Ahh, Yuggles. You all have met one. They come in many shapes, sizes, ages, and in many different variations. You’re yoyoing in the mall, and a late 20’s guy walks up and demands you walk the dog, insists there must be “some kind of motor” in there, and tells you that ball bearings are cheating. A child stares at you in amazement while the mother pulls him trying hard not to look. A lurker watches you from afar, too afraid to come up and ask you questions. There are good Yuggles and bad Yuggles out there, and with the interest in yoyoing steadily building, yoyoing in the public is sure to bring you an encounter. On the forums, there are a lot of threads talking about encounters, and how to deal with them. Having yo-yo’ed for 12 years in public, performing and doing demo’s, these are the best ways I have found to deal with some of the more common Yuggles with the purpose of bringing them into the world of yoyoing.
The Old Veteran
This guy played with the real thing. Duncan Good Boy with an Egyptian Cotton string. He will tell you of a time when he won his school’s Duncan Yo-Yo Contest, and will ask you if what you are playing is a Duncan. There is a lot of very good conversation here, and the worst thing you can do is ignore him. The Old Veteran is a wealth of information and history of the sport. Listen to his stories, and tell him the changes that have happened. Not only could you find yourself learning something, but you could also really make his day, spending time talking about nostalgia and his youth. One of my favorite stores from an old Vet is from an actual Vet. My best friend’s grandfather in law used to meet girls at the USO show when he was in military service by yo-yoing. My recommendation is to listen, share, and then show him the new technology behind the toy he remembers and you love. Even better, if you have a responsive yo-yo with you, let him try. He might surprise you!
The Wide Eyed Child
These kind of Yuggles are the best. To them, you are a yoyoing Master. You are showing them something they have never seen before. The important key is to not explode their head. Keep the tricks mostly basic with lots of picture tricks. Little boys love seeing the trick Rocket Ship (aka Eiffel Tower), and little girls love tricks like Star. At this level, they really are only impressed by what they understand, so showing a wide eyed child the latest slack trick isn’t going to do it, then need to be able to relate. A VERY popular favorite, if you are using the right yoyo, is to walk the dog into their shoes. They think it’s hysterical.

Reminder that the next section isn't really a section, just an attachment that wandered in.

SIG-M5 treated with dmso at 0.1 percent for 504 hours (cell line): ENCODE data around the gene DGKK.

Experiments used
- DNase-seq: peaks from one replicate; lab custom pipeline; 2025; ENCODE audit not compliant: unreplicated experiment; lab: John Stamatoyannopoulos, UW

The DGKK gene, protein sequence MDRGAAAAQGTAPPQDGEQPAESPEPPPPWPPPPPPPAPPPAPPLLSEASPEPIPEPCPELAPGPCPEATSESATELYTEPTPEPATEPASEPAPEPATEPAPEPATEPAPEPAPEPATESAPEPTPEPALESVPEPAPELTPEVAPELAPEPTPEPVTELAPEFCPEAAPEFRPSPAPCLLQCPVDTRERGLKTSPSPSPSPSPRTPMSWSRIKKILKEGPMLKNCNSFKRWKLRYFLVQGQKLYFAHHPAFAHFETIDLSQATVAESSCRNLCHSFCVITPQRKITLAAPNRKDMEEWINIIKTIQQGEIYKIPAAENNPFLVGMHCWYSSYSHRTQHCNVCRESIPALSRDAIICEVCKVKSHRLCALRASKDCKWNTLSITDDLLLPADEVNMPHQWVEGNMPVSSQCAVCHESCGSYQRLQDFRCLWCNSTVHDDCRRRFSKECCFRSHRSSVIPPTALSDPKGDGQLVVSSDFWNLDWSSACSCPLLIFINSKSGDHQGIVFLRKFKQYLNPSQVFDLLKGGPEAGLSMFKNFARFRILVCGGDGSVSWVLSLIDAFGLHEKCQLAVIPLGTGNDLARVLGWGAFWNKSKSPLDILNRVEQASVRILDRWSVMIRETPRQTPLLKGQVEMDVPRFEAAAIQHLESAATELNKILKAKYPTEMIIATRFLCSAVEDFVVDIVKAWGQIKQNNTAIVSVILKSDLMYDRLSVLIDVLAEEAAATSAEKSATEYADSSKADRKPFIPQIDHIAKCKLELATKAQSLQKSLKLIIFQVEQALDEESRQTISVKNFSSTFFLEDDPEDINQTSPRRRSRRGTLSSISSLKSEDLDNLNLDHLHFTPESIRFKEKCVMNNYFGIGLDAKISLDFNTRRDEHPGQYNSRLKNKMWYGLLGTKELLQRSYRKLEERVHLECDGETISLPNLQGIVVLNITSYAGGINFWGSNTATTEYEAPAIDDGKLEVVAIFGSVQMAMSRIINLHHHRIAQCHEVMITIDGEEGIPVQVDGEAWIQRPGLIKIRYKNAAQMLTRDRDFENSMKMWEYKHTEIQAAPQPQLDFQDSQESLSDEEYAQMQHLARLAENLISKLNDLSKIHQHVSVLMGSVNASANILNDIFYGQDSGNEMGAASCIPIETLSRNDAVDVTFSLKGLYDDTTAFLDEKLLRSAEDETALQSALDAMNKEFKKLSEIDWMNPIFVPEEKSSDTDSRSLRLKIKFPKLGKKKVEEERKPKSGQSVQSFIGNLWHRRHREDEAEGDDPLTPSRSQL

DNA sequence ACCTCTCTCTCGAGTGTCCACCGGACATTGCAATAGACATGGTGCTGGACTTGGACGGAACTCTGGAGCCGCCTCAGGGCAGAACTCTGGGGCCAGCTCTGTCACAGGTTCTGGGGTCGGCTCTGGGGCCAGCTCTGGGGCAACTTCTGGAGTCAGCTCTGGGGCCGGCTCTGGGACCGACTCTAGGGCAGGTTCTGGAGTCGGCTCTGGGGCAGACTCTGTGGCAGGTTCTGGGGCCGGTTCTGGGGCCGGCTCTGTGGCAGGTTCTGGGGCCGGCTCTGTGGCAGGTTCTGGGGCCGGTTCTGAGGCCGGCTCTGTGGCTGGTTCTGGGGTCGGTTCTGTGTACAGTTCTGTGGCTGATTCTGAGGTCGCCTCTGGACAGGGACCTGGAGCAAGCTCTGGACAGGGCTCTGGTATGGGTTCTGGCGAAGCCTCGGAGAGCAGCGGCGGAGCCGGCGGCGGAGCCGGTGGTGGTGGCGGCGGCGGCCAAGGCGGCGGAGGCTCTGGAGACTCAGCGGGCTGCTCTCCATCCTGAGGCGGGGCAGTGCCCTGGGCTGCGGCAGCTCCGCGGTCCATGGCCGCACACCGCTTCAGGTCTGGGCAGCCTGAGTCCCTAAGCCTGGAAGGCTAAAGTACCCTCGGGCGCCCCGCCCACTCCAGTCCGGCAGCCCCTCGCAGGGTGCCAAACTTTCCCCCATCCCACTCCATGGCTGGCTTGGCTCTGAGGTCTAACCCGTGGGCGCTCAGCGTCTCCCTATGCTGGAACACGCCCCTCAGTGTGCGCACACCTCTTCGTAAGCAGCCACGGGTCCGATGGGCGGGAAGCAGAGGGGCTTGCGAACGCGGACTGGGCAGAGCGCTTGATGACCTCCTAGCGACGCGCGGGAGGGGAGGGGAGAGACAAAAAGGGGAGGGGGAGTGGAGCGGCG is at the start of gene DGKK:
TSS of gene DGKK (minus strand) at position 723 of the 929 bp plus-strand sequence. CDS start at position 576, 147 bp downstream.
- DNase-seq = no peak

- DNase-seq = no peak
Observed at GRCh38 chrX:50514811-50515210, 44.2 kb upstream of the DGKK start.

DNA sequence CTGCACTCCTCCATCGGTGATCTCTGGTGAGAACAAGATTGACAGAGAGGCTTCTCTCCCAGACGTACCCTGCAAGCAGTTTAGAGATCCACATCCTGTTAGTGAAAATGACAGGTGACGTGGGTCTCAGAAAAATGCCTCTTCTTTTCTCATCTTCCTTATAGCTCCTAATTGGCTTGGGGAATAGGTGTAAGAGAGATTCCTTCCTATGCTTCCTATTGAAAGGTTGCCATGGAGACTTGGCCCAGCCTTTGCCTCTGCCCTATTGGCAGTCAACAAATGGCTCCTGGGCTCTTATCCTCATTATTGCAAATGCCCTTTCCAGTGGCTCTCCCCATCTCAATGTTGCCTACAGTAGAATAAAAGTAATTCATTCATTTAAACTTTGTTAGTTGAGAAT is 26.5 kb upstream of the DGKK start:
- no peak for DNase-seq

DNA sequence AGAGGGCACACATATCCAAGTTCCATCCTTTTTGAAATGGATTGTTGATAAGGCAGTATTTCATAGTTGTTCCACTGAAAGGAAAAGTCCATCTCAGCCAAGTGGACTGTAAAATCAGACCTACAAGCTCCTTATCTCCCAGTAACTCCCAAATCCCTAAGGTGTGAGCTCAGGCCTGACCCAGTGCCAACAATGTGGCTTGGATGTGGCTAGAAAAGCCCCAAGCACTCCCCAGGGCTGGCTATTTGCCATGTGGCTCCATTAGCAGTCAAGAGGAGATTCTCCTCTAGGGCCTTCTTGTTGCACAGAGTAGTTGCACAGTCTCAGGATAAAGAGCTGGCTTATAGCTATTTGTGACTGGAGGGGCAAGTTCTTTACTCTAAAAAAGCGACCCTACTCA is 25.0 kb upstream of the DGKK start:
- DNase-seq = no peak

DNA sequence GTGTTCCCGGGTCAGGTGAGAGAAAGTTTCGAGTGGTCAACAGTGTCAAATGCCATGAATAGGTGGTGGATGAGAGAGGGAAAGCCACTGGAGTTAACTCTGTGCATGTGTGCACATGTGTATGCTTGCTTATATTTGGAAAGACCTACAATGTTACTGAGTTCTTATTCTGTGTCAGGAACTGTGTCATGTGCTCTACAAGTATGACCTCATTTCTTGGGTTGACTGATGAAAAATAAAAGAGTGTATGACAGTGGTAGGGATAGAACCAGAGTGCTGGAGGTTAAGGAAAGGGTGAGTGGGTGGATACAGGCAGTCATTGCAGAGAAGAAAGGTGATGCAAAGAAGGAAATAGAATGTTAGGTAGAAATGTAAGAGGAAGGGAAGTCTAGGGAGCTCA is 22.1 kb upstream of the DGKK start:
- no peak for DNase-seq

You know he is there. He knows you know he is there. You can’t always locate them in the crowds, but you know you have a Lurker when you are doing tricks, and you feel like you’re being watched. You just know. If it is bothering you, move to another spot, but honestly, most of the Lurkers are really just curious and have no idea how to approach you. There is not much you can do with Lurkers except put on a good show. If you DO happen to make eye contact, they will likely look away really fast. If you have the opportunity, the best thing to do is to dig up the responsive spare you keep in your bag (highly recommended to always carry a spare) and let them try. Tell them where to go to find more information but don’t expect much conversation. Lurkers are not usually up for conversation, they just don’t have it in them.